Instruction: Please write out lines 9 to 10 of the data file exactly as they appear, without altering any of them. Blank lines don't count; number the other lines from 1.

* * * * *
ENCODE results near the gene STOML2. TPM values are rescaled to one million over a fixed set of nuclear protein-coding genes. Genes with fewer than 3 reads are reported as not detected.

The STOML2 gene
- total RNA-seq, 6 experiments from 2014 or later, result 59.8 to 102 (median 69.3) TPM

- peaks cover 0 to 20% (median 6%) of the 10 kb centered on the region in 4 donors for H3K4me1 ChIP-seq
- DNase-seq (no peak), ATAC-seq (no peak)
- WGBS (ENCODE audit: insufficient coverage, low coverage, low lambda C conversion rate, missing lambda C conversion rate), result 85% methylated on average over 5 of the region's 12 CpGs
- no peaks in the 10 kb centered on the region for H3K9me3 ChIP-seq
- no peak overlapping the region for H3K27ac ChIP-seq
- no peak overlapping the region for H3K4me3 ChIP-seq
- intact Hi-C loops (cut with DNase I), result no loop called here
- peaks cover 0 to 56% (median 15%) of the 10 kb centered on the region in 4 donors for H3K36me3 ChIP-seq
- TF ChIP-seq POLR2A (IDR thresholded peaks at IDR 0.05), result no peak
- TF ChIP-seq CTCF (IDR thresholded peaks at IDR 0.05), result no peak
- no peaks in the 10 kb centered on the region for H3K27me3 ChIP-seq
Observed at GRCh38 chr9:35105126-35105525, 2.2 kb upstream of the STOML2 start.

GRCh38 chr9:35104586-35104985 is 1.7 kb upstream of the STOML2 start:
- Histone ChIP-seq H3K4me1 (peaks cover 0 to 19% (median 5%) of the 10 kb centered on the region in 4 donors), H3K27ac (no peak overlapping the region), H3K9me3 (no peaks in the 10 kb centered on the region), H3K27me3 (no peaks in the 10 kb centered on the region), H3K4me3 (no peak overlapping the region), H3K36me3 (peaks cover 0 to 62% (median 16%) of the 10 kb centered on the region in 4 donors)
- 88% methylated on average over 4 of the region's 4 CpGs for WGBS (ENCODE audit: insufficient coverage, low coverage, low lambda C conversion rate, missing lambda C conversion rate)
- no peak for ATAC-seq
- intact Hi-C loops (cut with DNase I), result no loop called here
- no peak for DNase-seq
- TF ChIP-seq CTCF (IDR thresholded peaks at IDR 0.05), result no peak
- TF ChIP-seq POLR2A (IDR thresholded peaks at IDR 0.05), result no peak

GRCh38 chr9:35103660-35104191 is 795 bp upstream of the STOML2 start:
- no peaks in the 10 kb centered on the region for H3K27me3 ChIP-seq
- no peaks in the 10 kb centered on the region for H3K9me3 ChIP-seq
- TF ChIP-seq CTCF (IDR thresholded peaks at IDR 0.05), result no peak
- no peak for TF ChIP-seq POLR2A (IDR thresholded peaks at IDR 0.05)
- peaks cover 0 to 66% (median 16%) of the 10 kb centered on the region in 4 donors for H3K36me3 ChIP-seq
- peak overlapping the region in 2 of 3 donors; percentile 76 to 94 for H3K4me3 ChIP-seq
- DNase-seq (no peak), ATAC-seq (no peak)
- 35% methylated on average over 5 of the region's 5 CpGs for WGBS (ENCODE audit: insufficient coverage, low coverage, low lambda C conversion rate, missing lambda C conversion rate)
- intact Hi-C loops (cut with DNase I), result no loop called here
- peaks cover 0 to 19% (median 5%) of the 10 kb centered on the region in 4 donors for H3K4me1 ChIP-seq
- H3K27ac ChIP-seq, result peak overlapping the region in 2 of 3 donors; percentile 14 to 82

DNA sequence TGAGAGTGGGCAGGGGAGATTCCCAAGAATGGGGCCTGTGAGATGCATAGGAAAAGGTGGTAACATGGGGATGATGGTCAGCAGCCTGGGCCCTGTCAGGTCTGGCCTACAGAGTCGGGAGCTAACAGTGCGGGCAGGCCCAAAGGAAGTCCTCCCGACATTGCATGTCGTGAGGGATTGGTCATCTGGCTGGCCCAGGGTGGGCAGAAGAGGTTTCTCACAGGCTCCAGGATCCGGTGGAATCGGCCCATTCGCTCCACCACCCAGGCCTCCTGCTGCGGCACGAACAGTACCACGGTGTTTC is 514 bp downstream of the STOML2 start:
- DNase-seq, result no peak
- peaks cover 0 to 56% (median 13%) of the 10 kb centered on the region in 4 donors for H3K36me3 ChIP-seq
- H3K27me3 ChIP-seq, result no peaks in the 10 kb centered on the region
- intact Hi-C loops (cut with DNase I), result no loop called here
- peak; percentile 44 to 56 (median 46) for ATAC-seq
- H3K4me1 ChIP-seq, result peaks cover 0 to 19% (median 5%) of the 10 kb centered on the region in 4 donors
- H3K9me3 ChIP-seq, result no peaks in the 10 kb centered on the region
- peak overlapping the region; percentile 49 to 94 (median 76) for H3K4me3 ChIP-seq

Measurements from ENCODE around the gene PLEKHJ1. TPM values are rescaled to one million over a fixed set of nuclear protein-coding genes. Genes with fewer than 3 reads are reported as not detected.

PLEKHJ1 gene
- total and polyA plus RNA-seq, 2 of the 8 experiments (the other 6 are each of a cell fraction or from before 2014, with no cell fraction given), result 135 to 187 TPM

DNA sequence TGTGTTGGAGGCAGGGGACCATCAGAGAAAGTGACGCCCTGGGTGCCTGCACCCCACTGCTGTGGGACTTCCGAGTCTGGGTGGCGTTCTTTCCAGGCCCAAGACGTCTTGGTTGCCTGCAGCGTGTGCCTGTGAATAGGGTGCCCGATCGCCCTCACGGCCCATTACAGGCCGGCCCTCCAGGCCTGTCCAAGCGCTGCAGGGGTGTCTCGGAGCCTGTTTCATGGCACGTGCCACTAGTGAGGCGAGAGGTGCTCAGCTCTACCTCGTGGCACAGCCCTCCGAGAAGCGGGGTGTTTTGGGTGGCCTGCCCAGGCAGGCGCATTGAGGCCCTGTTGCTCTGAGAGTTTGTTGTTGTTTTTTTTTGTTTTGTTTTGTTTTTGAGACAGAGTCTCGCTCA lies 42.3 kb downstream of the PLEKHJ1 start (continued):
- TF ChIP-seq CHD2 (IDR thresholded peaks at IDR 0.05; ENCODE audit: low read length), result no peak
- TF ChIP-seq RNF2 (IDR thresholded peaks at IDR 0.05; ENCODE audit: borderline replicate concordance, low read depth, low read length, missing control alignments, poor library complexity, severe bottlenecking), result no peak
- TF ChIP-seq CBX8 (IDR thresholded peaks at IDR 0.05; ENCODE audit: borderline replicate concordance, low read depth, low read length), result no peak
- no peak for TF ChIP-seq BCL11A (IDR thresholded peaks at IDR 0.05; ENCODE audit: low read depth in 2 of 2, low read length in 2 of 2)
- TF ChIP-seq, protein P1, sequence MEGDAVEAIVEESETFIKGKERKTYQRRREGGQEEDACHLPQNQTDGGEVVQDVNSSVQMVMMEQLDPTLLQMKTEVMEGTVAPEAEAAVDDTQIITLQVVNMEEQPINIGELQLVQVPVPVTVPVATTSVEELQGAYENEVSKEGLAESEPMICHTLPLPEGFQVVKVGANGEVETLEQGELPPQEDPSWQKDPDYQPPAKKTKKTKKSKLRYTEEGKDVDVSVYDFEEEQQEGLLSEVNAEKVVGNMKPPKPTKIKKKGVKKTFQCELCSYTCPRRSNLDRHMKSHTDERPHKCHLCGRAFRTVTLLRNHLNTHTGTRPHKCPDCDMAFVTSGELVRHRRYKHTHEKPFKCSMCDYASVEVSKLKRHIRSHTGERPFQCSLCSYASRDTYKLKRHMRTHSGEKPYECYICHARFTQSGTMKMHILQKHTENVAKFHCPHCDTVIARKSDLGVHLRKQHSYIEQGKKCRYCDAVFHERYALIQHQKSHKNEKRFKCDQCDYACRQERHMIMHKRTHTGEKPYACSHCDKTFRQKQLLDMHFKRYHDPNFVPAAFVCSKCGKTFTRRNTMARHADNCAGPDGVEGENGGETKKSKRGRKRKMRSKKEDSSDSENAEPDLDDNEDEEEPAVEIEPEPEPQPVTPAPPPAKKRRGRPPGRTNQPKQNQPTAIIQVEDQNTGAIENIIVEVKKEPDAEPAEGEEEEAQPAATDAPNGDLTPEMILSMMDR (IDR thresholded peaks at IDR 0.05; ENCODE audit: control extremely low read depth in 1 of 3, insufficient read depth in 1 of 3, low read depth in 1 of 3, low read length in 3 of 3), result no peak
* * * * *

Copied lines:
- no peak overlapping the region for H3K4me3 ChIP-seq
- intact Hi-C loops (cut with DNase I), result no loop called here